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Washington Post will not bring in Robert Winnett as its top editor after report raised ethical questions

<i>Eric Baradat/AFP/Getty Images via CNN Newsource</i><br/>Robert Winnett
Eric Baradat/AFP/Getty Images via CNN Newsource
Robert Winnett

By Oliver Darcy, CNN

(CNN) — The Washington Post said Friday that Robert Winnett, the British journalist who had been slated to take over as the newspaper’s top editor, will no longer join the publication that has been ensnared in a weeks-long crisis over ethics questions.

“It is with regret that I share with you that Robert Winnett has withdrawn from the position of Editor at The Washington Post,” Will Lewis, The Post’s embattled publisher and chief executive, told staff in a Friday morning memo.

Winnett, who had been tapped this month by Lewis to join The Post following the November election, will now remain deputy editor of London’s Telegraph newspaper. The decision comes after Winnett’s journalistic integrity was questioned in a 3,000-word front page expose published by The Post, which reported that Winnett had previously used materials from a self-described “thief” for reporting.

The news Winnett will no longer join The Post comes as the Jeff Bezos-owned publication remains engulfed in turmoil over serious journalistic ethics questions facing Lewis, the former Rupert Murdoch lieutenant who has been accused of helping the right-wing media mogul cover up for senior executives in a decade-old UK phone hacking scandal.

Lewis has denied wrongdoing but recently attempted to suppress stories on the matter, according to private accounts from Sally Buzbee, the former executive editor of The Post, and NPR media correspondent David Folkenflik. The allegations have been revived by a lawsuit from Prince Harry and other high-profile figures, in a case which is scheduled to be adjudicated in court early next year.

Amid questions about Lewis’ role in the phone hacking scandal, additional reporting has raised concerns about his journalistic integrity at large. The Guardian published a story this week accusing Lewis of having once advised then-U.K. Prime Minister Boris Johnson to “clean up” his phone during the so-called “Partygate” scandal. Lewis and Johnson denied the report.

Inside The Post’s newsroom, morale has plunged as staffers express alarm over Lewis’ conduct and worries over the future direction of the newspaper under his leadership. Interviews with nearly a dozen Post staffers and others familiar with the internal dynamics of the newspaper this week revealed a workforce that has grown increasingly dismayed by the situation, with some searching for work elsewhere.

Patience has also worn thin for owner Bezos, who has yet to address the crisis in a meaningful way. In a short memo to top newsroom leadership Tuesday, Bezos reiterated his commitment to “very high” standards, but has yet to take any meaningful action to quell his newsroom’s anger.

A spokesperson for Bezos did not respond to requests for comment on Thursday when asked if the Amazon billionaire planned to take any additional steps to right the ship. Thus far, Bezos has tepidly signaled that he is supporting his controversy-plagued publisher, whom he installed into the top role at The Post in January.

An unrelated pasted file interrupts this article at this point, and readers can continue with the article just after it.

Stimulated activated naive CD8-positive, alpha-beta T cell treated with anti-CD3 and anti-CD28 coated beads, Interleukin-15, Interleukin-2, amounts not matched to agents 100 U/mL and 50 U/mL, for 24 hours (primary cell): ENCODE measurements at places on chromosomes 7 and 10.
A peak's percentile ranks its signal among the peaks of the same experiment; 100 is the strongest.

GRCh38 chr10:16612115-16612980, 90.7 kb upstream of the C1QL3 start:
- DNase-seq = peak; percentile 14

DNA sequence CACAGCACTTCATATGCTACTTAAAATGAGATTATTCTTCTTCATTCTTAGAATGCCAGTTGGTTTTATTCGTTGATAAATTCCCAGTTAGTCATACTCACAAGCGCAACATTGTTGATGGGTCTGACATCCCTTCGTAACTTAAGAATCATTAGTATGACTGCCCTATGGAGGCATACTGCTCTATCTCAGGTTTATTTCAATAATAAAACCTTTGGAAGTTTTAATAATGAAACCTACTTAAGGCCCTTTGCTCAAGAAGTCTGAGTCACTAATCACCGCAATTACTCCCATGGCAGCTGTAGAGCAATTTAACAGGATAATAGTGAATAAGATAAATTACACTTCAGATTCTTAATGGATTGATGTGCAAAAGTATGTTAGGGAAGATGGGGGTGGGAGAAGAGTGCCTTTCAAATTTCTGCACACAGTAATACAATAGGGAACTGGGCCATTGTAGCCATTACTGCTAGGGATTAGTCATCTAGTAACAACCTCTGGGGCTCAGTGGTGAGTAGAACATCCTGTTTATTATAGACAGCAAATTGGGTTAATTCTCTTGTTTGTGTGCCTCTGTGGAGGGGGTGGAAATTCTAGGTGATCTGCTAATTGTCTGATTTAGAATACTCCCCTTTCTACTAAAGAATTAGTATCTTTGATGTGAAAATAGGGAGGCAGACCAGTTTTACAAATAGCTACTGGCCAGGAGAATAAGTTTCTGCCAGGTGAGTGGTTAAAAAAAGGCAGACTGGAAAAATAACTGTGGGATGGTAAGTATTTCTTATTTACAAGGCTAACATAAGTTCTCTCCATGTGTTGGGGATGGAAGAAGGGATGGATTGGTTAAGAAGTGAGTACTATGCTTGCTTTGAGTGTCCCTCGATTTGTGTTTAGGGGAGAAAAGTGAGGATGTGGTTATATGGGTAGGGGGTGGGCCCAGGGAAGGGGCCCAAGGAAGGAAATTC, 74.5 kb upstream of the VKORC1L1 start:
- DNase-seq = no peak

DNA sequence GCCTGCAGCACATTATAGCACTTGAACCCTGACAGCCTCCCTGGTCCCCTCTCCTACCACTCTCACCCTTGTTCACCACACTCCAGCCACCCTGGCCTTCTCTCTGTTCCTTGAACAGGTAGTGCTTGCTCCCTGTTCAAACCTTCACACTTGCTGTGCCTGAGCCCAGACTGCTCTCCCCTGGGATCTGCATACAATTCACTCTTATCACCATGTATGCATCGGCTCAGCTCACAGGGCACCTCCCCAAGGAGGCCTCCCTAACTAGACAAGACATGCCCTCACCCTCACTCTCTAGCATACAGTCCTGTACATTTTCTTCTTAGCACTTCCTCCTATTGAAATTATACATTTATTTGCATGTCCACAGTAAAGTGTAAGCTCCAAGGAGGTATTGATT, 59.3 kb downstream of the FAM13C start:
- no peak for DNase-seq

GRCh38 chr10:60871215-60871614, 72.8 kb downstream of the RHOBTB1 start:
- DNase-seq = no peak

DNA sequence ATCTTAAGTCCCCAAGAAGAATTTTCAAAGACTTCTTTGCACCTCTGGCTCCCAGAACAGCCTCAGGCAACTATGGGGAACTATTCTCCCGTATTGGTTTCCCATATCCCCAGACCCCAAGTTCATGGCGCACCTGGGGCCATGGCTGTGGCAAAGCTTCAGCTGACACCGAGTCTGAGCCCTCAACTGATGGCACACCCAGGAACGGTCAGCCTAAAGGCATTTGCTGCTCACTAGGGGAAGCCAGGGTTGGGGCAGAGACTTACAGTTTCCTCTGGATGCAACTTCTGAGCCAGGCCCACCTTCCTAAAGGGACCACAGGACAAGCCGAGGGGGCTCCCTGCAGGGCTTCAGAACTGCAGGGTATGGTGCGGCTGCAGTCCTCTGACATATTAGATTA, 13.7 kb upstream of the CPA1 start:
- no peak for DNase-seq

A new search begins

Lewis told staffers in his Friday memo that he will “immediately launch a new search” for a new editor. Lewis said that Matt Murray, the former top editor at The Wall Street Journal who was brought in to take over on an interim basis after Lewis ousted Buzbee, will continue in his role.

Lewis’ memo, laying out The Post’s future plans, suggested he will remain at the newspaper, despite concerns from staffers. This week, two Pulitzer Prize-winning Post journalists went on the record, calling for leadership changes at the newspaper.

“I don’t know a single person at the Post who thinks the current situation with the publisher and supposed new editor can stand,” David Maraniss, an associate editor who has worked at The Post for nearly five decades and won two Pulitzer Prizes at the newspaper, wrote in a candid Facebook post. “There might be a few, but very very few.”

Maraniss also zinged Bezos, writing that he is “not of and for the Post or he would understand.”

Scott Higham, another Pulitzer Prize-winning journalist at The Post, echoed Maraniss’ call for Lewis to exit the newspaper.

“Will Lewis needs to step down for the good of The Post and the public,” Higham replied in a comment on Maraniss’ post. “He has lost the newsroom and will never win it back.”

Independent corporate governance experts have also said Lewis should be shown the door.

Jeffrey Sonnenfeld, the professor and senior associate dean for leadership studies at the Yale School of Management, told CNN on Monday that Bezos should dismiss Lewis.

Sonnenfeld, who has advised US presidents and scores of corporate leaders, said that if he were advising Bezos, he would tell him Lewis has “lost legitimacy to lead” and it’s time to “clean the house.”

“This is a tragic meltdown of the conscience of American journalism bringing shame to the Katharine Graham, Ben Bradlee, Marty Baron legacy of collaboration, courage and integrity,” Sonnenfeld said. “Bezos must recruit an accomplished, experienced editor whom journalists admire and trust.”

This story has been updated with additional developments and context.

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